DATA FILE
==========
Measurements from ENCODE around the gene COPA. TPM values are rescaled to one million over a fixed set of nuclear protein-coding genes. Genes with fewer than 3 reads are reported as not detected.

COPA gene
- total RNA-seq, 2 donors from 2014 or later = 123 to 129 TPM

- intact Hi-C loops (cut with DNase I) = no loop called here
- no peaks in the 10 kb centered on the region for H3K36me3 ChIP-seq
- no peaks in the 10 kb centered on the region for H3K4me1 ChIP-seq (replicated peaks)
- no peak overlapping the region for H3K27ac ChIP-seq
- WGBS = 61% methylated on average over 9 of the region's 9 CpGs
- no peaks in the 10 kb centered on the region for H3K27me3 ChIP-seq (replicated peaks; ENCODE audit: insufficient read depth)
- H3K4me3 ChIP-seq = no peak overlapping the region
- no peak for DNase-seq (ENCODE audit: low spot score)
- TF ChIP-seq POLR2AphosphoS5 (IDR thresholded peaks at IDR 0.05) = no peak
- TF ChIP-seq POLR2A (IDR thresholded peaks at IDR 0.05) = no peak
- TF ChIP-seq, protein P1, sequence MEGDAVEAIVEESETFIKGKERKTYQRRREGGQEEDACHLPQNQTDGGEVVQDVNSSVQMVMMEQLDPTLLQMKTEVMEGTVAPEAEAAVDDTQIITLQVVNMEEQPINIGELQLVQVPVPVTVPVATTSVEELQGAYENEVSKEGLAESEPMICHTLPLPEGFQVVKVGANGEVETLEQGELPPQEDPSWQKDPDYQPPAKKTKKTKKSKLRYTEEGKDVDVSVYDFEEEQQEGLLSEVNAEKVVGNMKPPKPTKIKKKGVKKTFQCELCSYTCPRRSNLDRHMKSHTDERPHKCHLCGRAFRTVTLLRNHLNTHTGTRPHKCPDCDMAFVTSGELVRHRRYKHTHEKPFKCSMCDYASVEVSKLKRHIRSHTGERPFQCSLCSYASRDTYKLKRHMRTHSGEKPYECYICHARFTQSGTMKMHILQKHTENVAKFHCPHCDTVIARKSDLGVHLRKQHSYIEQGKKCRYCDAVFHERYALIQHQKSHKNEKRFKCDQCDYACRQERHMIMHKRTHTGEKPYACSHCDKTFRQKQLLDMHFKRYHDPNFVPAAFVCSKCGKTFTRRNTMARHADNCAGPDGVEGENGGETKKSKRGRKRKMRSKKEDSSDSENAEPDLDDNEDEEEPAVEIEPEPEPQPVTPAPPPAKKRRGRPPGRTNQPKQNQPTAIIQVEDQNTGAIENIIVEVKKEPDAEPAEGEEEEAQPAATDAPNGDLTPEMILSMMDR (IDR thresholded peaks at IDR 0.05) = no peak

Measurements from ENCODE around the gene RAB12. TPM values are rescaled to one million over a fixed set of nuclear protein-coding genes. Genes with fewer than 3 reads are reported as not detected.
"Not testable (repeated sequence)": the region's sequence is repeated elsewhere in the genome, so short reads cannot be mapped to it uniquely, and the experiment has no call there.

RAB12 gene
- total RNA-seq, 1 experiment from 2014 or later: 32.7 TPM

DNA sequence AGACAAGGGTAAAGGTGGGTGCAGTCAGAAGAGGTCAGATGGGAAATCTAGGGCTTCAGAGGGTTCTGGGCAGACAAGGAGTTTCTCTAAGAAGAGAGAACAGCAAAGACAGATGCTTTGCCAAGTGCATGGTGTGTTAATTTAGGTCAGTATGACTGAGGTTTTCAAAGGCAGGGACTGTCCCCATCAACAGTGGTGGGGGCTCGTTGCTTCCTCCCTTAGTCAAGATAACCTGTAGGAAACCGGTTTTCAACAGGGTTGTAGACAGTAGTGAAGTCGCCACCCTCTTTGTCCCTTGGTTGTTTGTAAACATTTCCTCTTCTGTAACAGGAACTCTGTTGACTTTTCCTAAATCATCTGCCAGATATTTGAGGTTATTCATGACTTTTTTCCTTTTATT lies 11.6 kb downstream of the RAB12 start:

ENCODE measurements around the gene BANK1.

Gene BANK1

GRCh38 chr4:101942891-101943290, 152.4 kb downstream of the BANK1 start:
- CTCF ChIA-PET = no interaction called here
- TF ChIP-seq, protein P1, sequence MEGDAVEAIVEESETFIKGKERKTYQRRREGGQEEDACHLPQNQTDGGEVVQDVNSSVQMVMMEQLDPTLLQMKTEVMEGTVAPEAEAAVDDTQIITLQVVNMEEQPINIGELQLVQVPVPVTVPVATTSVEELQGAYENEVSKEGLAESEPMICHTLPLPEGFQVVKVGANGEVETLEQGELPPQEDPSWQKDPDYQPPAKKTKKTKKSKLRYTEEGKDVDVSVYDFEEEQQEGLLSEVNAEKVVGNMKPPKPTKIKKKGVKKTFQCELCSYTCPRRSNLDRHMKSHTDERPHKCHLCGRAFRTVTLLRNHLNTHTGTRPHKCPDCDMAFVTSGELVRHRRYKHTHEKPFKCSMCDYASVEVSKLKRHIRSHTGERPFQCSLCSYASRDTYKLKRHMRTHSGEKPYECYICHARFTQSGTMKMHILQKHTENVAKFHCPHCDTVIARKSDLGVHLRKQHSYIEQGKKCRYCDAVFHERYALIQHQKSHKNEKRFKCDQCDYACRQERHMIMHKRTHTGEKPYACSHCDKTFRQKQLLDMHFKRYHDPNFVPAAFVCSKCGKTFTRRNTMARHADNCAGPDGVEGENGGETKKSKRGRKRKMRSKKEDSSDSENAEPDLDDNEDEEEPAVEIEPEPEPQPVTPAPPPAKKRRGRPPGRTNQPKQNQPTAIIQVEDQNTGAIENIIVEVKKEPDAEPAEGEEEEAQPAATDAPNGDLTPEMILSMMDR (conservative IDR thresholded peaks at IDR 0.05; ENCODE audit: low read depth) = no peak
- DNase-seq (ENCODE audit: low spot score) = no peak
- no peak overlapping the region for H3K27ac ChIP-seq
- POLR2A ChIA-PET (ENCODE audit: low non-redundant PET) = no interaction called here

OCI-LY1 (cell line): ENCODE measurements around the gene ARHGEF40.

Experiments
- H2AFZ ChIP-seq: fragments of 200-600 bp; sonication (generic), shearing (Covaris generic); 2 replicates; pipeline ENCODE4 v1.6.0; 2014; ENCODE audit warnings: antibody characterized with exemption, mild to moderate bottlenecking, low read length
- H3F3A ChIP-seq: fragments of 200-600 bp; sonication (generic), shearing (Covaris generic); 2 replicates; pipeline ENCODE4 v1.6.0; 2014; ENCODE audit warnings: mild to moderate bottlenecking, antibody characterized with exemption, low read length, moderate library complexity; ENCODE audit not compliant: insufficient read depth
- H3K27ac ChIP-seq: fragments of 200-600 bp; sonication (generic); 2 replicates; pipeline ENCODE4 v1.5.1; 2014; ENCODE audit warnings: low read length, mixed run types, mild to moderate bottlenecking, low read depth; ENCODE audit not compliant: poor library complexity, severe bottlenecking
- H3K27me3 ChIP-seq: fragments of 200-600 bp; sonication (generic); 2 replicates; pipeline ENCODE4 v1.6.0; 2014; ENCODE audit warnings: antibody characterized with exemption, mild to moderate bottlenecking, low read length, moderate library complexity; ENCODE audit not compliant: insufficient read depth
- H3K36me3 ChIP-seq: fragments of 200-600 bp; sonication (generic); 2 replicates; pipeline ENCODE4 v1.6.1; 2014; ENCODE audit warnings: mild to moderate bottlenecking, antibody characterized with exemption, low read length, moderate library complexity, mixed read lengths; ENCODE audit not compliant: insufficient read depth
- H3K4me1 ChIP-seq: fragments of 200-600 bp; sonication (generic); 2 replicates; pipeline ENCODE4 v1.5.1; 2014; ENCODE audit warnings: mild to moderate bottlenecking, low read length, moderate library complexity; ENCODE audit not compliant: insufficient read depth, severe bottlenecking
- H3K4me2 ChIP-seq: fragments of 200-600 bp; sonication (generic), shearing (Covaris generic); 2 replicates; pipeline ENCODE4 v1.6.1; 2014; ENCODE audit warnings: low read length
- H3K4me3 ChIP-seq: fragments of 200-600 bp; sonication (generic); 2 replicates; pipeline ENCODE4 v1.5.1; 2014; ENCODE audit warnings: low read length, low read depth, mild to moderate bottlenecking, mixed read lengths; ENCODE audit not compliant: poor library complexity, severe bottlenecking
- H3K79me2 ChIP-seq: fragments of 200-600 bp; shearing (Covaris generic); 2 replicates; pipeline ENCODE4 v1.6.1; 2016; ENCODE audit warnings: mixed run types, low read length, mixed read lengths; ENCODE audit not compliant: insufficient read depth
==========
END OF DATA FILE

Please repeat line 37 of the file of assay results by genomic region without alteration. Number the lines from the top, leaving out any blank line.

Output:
- H3K4me3 ChIP-seq: fragments of 200-600 bp; sonication (generic); 2 replicates; pipeline ENCODE4 v1.5.1; 2014; ENCODE audit warnings: low read length, low read depth, mild to moderate bottlenecking, mixed read lengths; ENCODE audit not compliant: poor library complexity, severe bottlenecking